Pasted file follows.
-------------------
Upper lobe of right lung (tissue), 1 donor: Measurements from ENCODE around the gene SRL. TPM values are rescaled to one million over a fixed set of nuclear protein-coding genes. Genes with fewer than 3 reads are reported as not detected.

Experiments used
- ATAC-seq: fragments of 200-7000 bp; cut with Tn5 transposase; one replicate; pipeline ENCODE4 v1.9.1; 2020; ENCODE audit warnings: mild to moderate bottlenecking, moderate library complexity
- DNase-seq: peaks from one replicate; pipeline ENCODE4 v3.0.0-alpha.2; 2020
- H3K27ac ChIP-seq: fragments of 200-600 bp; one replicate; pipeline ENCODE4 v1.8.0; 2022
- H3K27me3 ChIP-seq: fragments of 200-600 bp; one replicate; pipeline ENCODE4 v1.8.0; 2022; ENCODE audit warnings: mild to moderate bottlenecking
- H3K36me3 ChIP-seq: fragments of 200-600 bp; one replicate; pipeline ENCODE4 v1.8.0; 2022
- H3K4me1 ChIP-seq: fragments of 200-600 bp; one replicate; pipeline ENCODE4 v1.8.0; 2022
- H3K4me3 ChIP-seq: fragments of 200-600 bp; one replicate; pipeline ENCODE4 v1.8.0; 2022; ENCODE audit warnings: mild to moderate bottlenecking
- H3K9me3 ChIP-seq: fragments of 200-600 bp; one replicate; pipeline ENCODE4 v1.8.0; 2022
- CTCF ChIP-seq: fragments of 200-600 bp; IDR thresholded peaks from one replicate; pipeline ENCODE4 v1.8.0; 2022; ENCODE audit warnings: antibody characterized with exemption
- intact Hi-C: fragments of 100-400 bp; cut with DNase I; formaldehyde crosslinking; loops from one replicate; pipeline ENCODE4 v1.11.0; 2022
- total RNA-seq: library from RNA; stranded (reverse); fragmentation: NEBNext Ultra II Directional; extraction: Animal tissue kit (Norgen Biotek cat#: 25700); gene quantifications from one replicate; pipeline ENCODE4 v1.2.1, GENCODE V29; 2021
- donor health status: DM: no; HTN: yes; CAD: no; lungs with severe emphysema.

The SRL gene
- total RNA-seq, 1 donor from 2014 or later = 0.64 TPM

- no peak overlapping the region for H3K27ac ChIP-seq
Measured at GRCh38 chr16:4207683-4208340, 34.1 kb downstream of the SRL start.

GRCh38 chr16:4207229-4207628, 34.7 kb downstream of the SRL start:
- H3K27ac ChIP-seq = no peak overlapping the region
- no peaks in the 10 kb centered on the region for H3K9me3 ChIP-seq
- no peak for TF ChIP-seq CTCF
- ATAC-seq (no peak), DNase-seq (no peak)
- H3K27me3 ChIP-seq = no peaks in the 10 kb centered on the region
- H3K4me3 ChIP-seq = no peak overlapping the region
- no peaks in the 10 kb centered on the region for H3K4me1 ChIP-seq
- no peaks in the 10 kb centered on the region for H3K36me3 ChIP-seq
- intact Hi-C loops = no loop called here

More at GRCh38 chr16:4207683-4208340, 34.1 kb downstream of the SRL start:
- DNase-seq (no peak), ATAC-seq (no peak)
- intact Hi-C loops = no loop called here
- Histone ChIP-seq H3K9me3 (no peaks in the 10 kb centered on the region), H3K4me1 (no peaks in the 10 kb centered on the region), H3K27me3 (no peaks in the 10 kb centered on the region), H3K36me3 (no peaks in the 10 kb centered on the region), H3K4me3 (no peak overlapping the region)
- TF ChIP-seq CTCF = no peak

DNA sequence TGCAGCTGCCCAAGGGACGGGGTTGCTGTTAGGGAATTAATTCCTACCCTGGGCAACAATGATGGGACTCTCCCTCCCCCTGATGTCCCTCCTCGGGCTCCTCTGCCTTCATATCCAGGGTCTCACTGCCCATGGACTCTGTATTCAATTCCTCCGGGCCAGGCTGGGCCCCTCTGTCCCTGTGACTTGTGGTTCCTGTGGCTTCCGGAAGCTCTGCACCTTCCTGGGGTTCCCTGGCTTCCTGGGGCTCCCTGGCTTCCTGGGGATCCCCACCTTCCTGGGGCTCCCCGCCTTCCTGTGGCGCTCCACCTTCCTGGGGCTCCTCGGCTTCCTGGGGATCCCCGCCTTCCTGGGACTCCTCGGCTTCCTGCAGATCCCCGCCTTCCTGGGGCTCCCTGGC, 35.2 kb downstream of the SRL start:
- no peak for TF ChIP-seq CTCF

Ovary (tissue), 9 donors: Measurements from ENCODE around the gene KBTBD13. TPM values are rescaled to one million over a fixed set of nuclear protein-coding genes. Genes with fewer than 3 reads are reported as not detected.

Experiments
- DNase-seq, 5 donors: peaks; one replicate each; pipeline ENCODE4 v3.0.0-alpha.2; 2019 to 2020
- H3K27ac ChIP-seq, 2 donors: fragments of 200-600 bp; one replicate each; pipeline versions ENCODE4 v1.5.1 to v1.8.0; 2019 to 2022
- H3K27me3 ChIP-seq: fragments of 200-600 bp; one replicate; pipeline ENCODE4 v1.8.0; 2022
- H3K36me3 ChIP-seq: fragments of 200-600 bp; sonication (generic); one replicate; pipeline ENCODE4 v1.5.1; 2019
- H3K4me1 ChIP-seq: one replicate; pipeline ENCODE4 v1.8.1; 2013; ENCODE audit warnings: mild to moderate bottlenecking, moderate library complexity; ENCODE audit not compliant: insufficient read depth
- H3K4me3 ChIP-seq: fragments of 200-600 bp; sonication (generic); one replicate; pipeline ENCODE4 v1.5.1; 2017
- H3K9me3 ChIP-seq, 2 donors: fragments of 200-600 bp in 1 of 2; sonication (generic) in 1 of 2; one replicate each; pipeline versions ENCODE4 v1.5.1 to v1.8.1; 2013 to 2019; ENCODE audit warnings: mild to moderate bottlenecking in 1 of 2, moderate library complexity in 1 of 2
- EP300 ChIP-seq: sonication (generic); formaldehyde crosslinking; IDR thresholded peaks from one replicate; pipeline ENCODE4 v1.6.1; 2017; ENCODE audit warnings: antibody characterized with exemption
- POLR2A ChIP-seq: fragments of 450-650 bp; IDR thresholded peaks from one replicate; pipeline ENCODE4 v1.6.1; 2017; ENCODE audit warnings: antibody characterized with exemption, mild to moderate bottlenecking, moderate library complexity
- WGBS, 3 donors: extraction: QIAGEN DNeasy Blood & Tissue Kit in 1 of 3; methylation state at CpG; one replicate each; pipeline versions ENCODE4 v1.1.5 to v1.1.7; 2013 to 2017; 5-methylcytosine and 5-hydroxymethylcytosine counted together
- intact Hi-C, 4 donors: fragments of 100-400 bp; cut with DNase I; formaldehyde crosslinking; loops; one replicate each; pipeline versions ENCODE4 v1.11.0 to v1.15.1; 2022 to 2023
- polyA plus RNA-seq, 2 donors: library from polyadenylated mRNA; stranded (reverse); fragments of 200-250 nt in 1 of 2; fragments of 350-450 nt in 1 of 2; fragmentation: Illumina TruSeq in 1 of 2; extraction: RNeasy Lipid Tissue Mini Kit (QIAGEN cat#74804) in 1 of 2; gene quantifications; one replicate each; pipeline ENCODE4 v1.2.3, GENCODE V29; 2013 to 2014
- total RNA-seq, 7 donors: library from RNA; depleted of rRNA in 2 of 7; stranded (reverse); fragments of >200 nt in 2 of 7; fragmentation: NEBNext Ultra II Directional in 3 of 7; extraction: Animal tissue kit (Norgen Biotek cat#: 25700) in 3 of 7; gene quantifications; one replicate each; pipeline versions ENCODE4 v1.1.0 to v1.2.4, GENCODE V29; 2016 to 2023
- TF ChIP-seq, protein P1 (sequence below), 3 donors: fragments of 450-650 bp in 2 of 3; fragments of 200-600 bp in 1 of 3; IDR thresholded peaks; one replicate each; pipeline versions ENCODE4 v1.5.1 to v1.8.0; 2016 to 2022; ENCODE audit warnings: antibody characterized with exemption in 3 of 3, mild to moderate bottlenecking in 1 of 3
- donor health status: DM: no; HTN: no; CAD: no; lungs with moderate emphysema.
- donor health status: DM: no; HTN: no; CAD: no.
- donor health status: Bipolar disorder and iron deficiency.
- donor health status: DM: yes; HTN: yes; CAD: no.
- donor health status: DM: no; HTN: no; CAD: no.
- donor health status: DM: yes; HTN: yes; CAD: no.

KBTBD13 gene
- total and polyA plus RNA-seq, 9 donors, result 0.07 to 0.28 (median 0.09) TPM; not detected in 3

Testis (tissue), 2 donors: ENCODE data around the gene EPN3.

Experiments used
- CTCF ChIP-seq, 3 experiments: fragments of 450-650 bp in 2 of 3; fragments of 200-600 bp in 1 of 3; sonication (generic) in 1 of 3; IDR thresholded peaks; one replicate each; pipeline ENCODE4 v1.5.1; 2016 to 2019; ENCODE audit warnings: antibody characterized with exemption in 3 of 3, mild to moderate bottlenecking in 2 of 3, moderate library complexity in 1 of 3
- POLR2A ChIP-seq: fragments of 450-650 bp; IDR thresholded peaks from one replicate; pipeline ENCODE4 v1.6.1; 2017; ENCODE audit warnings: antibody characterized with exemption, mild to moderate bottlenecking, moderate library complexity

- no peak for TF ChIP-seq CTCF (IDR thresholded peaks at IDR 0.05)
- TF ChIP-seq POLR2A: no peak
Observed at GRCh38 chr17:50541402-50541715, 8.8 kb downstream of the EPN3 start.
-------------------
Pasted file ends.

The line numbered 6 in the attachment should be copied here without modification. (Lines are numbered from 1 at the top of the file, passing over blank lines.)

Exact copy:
- H3K27me3 ChIP-seq: fragments of 200-600 bp; one replicate; pipeline ENCODE4 v1.8.0; 2022; ENCODE audit warnings: mild to moderate bottlenecking